Garnett (6-5, 316) is no stranger to the starting lineup. He made his first career against the Cougars last year, becoming the first true freshman to start on the offensive line in over a decade.
He'll wear the more conventional number '51' uniform this weekend after being issued '98,' which would make him eligible in certain situations. He also played at fullback last year.
Yankey, who returned home to Roswell, Ga., due to a family matter, has been a great influence on Garnett, who grew up in Puyallup, a Washington town near Tacoma.
"He has taken pulling to the next level," Garnett said. "I don't know anyone who can do what he does in terms of force, staying low, getting leverage and flexibility."
His own experience pulling has been aided by his participation in the special, usually short-yard, situations.
"The 'Jumbo' package has helped me tremendously blocking cornerbacks and linebackers," he said. "It's helped me pulling wise by getting out into space and hitting smaller guys instead of big, 300-pound linemen."
Garnett has an important role this week, with fellow sophomore lineman Andrus Peat (6-7, 312) at left tackle. Yankey was a consensus All-American last year and is a team captain.
"The things Andrus can do is like playing basketball on the cornerbacks on screens," Garnett said. "There's a lot of attention given to the tackle and he can run."
Garnett has no illusions of ever catching a pass or running the ball though.
"I don't think they they want me with the ball," he said humorously. "I wouldn't catch it. It has to be Kyle (Murphy, a 6-7, 295 backup at left tackle)."
Stanford (1-0, 3-0) is coming off a 42-28 victory over Arizona State in its Pac-12 Conference opener. The Cardinal will be playing a much-improved Cougars (1-0, 3-1) squad that already owns a victory over a ranked opponent. Washington State held off USC, 10-7, three weeks ago and has allowed its opponents a combined 17 points over the past three weeks following a 31-24 loss to Auburn.
The Cougars won three straight for the first time since 2006, and are looking for their first 4-1 start since 2003 and their first win over Stanford since 2007.
"They have a good scheme and there's a lot to prepare for," Stanford quarterback Kevin Hogan said. "They threw a lot at you. We'll have to take our shots when right looks present themselves."
Washington State took its lumps last year, with 20 players making their first career start, including five freshmen. This year, nine freshmen have appeared for the first time through four games.
The Cougars finished 3-9 last year, which included a seven-game losing streak. It also included a victory over Washington in the final week of the season. The Huskies handed Stanford one of its two defeats last season.
Washington State also played Stanford tough, losing 24-17. The Cardinal set school records for sacks (10) and tackles for a loss (15) in that contest.
"With (WSU coach) Mike Leach, you're talking defense," Stanford coach David Shaw said. "They have a sound defense. Guys are where they are supposed to be. Their guys can run, are aggressive and physical. Their safeties are active and tough."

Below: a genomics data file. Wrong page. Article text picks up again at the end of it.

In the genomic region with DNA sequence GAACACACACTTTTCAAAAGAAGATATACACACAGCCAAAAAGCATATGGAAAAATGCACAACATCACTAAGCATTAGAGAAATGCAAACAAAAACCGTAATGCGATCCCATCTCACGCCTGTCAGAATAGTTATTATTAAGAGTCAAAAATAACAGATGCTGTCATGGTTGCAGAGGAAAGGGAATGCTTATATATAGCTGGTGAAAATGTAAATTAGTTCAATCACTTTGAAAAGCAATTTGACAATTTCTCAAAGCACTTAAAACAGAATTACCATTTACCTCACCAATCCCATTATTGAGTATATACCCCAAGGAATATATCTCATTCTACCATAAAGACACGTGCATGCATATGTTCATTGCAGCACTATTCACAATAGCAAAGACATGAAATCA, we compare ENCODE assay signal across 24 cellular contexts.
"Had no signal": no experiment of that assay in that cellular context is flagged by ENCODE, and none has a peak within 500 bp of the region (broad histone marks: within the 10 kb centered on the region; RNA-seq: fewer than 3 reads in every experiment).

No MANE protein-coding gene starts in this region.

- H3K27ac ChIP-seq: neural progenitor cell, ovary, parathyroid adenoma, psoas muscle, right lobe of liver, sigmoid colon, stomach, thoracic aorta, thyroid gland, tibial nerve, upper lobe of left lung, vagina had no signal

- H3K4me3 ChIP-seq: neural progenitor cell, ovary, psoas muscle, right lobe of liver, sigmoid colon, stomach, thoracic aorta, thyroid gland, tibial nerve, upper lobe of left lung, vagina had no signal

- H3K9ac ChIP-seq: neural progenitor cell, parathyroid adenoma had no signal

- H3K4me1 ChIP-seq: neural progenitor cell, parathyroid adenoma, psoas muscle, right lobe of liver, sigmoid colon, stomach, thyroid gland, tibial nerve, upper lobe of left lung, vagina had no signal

Offensively, Washington State likes to throw the ball, a lot. The Cougars are averaging 48.5 attempts per contest and are completing their passes at a 65.5 percent rate.
"Their offense is clicking and they have guys with a great understanding of it," Shaw said. "Their quarterback is more experienced and their wide receivers are consistent."
Stanford defensive end Ben Gardner doesn't expect to get 10 sacks this year.
"It might be frustrating because their quarterback gets rid of it so quickly," he said. "We may have to show new looks. I love to get up the field and rush the passer."
Gardner has no worries about containing the Cougars though.
"We're well-suited to stopping them," Gardner said. "I think we can stop the power run game too. Our front seven is a little more polished. The sky is the limit for us."
Stanford leads the all-time series with Washington State, 37-25-1, and has won the past five meetings.
NOTES: Stanford safety Ed Reynolds will sit out the first half against Washington State, a result of the new spearing rule. Reynolds was ejected from Saturday's 42-28 victory over Arizona State after lowering his head and plowing into Sun Devils' quarterback Taylor Kelly. "I never saw him lower his head on anybody before," Shaw said. It's the era we live in. We can't do that and the punishment is just. It is what is necessary. He didn't argue with it. He feels remorse. He's disappointed that he's left his teammates high and dry." Senior Devon Carrington will play free safety the first half . . . Shaw hopes to have senior cornerback Barry Browning back for the game. He missed the win over ASU with an injury. "He's the key for us to keep guys fresh," Shaw said. . . . Sophomore linebacker Blake Martinez and senior defensive lineman Henry Anderson will not be available. Senior fullback Ryan Hewitt has made strides according to Shaw and is getting better . . . No one is looking forward to the trip more than Stanford assistant coach Tavita Pritchard, who is the nephew of former Washington State quarterback Jack Thompson and who has a brother, Tana, on the Cougars' roster.